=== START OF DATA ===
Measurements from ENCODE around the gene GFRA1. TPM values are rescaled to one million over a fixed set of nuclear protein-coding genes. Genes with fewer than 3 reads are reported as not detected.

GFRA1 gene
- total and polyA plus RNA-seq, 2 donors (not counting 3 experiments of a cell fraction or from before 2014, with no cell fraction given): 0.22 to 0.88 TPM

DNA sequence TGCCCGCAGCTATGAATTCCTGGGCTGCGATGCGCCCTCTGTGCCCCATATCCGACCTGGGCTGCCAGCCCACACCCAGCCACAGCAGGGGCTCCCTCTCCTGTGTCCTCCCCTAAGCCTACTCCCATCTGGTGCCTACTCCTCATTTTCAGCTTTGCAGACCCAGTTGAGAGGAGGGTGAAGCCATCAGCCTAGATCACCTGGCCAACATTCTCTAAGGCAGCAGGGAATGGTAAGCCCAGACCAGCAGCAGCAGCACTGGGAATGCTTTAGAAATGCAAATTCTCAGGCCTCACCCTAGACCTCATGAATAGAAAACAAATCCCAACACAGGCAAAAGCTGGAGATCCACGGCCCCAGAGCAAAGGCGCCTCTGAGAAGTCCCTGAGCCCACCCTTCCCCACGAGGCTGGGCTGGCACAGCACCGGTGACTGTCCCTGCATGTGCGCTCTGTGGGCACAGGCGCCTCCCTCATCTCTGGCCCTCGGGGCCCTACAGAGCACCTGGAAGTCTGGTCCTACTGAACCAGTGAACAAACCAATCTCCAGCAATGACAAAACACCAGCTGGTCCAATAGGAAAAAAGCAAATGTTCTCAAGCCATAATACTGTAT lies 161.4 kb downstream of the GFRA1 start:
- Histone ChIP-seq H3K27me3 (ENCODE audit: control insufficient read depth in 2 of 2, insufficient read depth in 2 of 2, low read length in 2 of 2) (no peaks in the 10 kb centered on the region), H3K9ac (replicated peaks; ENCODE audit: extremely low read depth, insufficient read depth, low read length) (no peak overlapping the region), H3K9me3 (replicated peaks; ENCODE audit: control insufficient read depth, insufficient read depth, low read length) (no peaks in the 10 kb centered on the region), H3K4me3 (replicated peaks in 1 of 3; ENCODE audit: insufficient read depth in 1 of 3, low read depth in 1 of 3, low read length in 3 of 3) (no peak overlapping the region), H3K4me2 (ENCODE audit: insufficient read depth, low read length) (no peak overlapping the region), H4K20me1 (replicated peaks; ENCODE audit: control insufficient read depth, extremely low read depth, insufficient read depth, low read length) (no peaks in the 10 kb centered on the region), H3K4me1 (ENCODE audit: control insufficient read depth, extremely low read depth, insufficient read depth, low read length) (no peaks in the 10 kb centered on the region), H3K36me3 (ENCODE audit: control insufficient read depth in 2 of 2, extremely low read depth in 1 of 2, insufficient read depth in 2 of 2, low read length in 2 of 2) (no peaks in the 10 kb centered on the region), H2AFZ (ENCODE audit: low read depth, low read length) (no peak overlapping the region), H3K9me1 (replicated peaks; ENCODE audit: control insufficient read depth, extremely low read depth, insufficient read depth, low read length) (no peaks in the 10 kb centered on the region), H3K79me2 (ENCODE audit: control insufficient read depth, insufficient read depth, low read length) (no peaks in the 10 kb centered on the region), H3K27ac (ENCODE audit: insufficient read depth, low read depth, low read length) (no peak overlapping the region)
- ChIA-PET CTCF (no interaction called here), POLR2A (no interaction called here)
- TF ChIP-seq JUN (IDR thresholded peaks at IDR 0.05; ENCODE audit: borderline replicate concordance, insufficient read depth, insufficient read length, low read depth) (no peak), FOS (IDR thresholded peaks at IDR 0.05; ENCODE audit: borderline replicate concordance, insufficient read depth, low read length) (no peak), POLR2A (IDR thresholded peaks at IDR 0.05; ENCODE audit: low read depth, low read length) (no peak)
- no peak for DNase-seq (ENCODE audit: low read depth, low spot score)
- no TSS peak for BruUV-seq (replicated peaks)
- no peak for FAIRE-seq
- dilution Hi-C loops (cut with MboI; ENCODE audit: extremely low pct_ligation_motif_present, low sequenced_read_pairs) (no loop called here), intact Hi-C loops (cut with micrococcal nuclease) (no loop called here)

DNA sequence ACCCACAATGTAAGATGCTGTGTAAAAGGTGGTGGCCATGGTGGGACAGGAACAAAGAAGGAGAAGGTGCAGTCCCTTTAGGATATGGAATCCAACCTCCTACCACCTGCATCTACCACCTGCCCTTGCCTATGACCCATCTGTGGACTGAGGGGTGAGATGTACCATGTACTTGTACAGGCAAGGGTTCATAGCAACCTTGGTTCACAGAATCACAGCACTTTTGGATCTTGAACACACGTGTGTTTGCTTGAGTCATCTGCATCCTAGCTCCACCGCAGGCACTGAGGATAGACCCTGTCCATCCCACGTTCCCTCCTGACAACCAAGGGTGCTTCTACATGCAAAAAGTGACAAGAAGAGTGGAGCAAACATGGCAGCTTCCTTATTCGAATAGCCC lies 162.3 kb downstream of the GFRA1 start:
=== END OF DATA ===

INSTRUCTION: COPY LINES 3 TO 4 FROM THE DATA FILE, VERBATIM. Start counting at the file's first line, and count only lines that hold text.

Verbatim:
- total and polyA plus RNA-seq, 2 donors (not counting 3 experiments of a cell fraction or from before 2014, with no cell fraction given): 0.22 to 0.88 TPM

DNA sequence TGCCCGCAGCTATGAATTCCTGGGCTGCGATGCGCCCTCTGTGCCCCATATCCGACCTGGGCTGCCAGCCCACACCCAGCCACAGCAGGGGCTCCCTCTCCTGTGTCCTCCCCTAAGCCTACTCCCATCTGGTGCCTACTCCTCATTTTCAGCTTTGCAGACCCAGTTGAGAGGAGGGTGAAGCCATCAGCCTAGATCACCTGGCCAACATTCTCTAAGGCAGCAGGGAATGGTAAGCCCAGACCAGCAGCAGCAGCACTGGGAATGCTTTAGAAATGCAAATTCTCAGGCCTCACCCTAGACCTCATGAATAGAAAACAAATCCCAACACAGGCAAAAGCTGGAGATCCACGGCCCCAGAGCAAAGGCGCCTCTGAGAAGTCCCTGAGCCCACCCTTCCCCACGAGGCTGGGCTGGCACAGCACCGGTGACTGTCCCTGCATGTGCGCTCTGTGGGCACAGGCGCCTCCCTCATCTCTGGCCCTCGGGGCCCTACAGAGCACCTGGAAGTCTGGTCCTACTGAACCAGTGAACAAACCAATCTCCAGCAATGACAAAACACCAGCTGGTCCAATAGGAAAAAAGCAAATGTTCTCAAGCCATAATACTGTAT lies 161.4 kb downstream of the GFRA1 start: